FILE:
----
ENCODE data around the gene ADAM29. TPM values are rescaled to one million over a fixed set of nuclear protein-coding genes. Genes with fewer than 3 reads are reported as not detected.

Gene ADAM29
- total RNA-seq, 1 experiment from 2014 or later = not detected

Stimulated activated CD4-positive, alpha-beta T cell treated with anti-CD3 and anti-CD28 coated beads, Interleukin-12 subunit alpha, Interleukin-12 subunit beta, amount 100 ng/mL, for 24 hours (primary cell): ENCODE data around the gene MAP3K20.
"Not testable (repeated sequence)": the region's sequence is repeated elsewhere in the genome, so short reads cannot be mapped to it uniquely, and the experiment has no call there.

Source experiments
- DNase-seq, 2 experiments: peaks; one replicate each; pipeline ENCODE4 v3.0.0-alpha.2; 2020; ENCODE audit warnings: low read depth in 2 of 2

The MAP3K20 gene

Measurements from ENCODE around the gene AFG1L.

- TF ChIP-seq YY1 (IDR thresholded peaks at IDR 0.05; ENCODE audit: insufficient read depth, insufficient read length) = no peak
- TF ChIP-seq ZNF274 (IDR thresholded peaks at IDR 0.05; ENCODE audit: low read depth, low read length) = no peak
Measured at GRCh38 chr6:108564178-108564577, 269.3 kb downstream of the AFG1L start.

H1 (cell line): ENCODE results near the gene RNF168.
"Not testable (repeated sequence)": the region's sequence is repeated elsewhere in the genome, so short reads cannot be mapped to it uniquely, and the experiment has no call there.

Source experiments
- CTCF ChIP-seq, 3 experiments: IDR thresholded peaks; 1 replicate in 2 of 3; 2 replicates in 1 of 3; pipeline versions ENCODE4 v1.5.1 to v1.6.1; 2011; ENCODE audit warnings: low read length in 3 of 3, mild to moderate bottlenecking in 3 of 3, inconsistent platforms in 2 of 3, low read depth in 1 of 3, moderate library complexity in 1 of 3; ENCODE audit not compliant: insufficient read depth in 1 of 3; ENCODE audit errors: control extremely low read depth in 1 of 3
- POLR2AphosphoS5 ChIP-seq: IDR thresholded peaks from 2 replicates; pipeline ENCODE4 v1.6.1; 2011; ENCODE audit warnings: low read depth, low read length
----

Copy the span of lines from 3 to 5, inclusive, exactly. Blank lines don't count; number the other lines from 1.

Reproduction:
- total RNA-seq, 1 experiment from 2014 or later = not detected

Stimulated activated CD4-positive, alpha-beta T cell treated with anti-CD3 and anti-CD28 coated beads, Interleukin-12 subunit alpha, Interleukin-12 subunit beta, amount 100 ng/mL, for 24 hours (primary cell): ENCODE data around the gene MAP3K20.
"Not testable (repeated sequence)": the region's sequence is repeated elsewhere in the genome, so short reads cannot be mapped to it uniquely, and the experiment has no call there.